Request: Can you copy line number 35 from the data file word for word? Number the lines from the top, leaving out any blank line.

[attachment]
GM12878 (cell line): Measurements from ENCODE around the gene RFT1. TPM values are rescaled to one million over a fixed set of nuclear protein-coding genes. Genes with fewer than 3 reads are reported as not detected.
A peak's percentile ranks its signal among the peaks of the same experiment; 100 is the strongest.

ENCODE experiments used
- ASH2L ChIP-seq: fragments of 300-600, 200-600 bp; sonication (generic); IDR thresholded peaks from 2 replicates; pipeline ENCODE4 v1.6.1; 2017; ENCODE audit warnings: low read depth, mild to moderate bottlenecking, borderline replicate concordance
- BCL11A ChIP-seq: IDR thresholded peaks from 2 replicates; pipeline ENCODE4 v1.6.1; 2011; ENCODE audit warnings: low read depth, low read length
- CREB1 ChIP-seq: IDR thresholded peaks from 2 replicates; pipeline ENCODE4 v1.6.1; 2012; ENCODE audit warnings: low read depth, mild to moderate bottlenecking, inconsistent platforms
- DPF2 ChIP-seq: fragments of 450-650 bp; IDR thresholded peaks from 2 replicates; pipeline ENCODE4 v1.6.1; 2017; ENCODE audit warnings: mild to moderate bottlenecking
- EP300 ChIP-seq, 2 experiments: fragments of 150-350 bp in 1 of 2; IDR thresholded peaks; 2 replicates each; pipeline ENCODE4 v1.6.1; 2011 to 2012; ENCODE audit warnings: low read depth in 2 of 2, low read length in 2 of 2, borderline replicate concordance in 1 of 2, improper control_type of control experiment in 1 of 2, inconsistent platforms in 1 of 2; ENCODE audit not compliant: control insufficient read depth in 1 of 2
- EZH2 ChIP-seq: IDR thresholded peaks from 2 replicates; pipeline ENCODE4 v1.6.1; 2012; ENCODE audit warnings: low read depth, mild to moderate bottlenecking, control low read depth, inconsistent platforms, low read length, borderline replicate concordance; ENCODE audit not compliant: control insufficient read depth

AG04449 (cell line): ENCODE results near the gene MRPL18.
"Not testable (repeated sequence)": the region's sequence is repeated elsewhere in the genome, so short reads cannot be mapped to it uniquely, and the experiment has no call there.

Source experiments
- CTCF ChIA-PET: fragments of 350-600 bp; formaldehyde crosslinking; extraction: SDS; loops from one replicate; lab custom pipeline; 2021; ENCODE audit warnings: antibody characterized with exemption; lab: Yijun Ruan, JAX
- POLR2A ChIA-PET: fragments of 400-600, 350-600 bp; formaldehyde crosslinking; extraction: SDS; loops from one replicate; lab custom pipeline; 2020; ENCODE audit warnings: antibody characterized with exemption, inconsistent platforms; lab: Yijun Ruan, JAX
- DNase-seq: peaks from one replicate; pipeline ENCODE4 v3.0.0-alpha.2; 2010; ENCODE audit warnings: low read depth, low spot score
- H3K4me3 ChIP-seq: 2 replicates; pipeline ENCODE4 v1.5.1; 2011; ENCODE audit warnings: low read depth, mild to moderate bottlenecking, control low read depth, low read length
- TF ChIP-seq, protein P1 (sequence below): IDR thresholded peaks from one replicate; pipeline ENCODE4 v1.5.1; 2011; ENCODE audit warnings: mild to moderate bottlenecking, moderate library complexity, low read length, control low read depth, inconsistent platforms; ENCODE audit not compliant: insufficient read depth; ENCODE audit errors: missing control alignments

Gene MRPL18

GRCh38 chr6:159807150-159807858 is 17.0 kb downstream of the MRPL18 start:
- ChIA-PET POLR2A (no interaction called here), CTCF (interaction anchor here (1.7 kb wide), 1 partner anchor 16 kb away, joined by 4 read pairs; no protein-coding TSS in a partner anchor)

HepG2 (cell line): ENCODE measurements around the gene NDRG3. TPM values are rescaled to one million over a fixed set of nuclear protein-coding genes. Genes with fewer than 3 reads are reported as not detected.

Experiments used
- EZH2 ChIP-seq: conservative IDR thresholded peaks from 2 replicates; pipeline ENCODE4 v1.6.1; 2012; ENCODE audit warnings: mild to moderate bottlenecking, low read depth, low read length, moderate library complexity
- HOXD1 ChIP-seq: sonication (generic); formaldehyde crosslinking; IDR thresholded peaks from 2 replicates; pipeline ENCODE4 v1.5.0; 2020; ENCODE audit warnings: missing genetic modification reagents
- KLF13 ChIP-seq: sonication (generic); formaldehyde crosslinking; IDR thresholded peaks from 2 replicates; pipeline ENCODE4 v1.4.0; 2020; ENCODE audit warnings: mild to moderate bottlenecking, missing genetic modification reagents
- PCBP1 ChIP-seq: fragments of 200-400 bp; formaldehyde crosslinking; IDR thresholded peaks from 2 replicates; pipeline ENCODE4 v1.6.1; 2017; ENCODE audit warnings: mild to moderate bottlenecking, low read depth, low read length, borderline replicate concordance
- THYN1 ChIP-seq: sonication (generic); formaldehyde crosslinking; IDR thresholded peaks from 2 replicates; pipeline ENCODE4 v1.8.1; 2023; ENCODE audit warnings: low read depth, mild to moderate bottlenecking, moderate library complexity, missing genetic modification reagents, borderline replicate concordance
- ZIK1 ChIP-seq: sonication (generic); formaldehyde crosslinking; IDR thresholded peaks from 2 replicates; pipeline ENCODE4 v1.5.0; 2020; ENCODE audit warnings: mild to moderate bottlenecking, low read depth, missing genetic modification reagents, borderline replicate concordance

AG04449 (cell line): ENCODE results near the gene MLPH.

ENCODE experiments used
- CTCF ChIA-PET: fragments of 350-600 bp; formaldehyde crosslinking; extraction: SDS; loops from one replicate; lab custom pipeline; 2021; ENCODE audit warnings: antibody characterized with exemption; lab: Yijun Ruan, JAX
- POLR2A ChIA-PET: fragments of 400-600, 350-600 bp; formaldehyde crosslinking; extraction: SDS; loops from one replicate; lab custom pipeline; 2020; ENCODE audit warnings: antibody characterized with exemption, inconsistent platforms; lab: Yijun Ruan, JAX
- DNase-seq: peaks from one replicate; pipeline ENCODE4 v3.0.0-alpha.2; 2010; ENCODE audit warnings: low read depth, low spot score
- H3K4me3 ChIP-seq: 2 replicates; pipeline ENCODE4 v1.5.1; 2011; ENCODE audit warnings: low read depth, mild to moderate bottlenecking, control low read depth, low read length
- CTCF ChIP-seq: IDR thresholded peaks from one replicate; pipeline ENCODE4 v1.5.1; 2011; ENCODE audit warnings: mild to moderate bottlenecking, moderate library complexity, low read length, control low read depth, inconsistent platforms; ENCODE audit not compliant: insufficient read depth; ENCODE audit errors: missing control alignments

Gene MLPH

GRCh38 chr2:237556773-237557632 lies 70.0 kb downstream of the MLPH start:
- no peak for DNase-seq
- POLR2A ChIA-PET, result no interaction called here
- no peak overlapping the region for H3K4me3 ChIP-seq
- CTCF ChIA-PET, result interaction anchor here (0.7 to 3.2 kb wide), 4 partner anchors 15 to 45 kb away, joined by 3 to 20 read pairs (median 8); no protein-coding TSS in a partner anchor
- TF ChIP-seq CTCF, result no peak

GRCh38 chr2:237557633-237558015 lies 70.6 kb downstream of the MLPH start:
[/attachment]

- CTCF ChIP-seq: IDR thresholded peaks from one replicate; pipeline ENCODE4 v1.5.1; 2011; ENCODE audit warnings: mild to moderate bottlenecking, moderate library complexity, low read length, control low read depth, inconsistent platforms; ENCODE audit not compliant: insufficient read depth; ENCODE audit errors: missing control alignments